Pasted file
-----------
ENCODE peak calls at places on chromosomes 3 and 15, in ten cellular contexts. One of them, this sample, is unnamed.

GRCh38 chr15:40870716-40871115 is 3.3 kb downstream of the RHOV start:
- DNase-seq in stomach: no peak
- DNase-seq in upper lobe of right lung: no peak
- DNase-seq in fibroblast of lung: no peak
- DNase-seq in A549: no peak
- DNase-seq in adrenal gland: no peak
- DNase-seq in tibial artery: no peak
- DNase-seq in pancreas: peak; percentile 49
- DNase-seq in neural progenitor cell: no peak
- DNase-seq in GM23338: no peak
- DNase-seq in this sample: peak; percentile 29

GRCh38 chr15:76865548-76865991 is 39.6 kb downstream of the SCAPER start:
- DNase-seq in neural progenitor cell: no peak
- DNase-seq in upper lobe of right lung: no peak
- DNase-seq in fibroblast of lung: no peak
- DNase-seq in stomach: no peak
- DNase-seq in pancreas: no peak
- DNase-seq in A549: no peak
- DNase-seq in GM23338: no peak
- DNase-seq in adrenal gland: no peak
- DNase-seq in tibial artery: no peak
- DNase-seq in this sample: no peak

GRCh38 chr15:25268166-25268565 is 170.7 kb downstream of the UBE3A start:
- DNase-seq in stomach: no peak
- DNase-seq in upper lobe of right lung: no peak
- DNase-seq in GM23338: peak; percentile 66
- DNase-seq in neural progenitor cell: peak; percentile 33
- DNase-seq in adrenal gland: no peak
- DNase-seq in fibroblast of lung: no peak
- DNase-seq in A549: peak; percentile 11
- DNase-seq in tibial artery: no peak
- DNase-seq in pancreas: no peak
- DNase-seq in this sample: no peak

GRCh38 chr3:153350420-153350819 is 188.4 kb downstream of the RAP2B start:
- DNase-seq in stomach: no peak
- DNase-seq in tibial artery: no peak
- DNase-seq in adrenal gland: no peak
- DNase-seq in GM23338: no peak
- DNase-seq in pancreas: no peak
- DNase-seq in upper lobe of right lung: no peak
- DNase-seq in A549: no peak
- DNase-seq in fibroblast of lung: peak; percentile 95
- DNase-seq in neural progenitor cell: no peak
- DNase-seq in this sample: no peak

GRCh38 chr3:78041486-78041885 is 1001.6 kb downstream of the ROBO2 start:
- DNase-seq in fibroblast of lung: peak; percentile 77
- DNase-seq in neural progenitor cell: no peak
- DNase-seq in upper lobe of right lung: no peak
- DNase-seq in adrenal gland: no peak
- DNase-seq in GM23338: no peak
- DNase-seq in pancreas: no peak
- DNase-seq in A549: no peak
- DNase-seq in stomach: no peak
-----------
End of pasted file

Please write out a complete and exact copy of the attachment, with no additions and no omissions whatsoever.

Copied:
ENCODE peak calls at places on chromosomes 3 and 15, in ten cellular contexts. One of them, this sample, is unnamed.

GRCh38 chr15:40870716-40871115 is 3.3 kb downstream of the RHOV start:
- DNase-seq in stomach: no peak
- DNase-seq in upper lobe of right lung: no peak
- DNase-seq in fibroblast of lung: no peak
- DNase-seq in A549: no peak
- DNase-seq in adrenal gland: no peak
- DNase-seq in tibial artery: no peak
- DNase-seq in pancreas: peak; percentile 49
- DNase-seq in neural progenitor cell: no peak
- DNase-seq in GM23338: no peak
- DNase-seq in this sample: peak; percentile 29

GRCh38 chr15:76865548-76865991 is 39.6 kb downstream of the SCAPER start:
- DNase-seq in neural progenitor cell: no peak
- DNase-seq in upper lobe of right lung: no peak
- DNase-seq in fibroblast of lung: no peak
- DNase-seq in stomach: no peak
- DNase-seq in pancreas: no peak
- DNase-seq in A549: no peak
- DNase-seq in GM23338: no peak
- DNase-seq in adrenal gland: no peak
- DNase-seq in tibial artery: no peak
- DNase-seq in this sample: no peak

GRCh38 chr15:25268166-25268565 is 170.7 kb downstream of the UBE3A start:
- DNase-seq in stomach: no peak
- DNase-seq in upper lobe of right lung: no peak
- DNase-seq in GM23338: peak; percentile 66
- DNase-seq in neural progenitor cell: peak; percentile 33
- DNase-seq in adrenal gland: no peak
- DNase-seq in fibroblast of lung: no peak
- DNase-seq in A549: peak; percentile 11
- DNase-seq in tibial artery: no peak
- DNase-seq in pancreas: no peak
- DNase-seq in this sample: no peak

GRCh38 chr3:153350420-153350819 is 188.4 kb downstream of the RAP2B start:
- DNase-seq in stomach: no peak
- DNase-seq in tibial artery: no peak
- DNase-seq in adrenal gland: no peak
- DNase-seq in GM23338: no peak
- DNase-seq in pancreas: no peak
- DNase-seq in upper lobe of right lung: no peak
- DNase-seq in A549: no peak
- DNase-seq in fibroblast of lung: peak; percentile 95
- DNase-seq in neural progenitor cell: no peak
- DNase-seq in this sample: no peak

GRCh38 chr3:78041486-78041885 is 1001.6 kb downstream of the ROBO2 start:
- DNase-seq in fibroblast of lung: peak; percentile 77
- DNase-seq in neural progenitor cell: no peak
- DNase-seq in upper lobe of right lung: no peak
- DNase-seq in adrenal gland: no peak
- DNase-seq in GM23338: no peak
- DNase-seq in pancreas: no peak
- DNase-seq in A549: no peak
- DNase-seq in stomach: no peak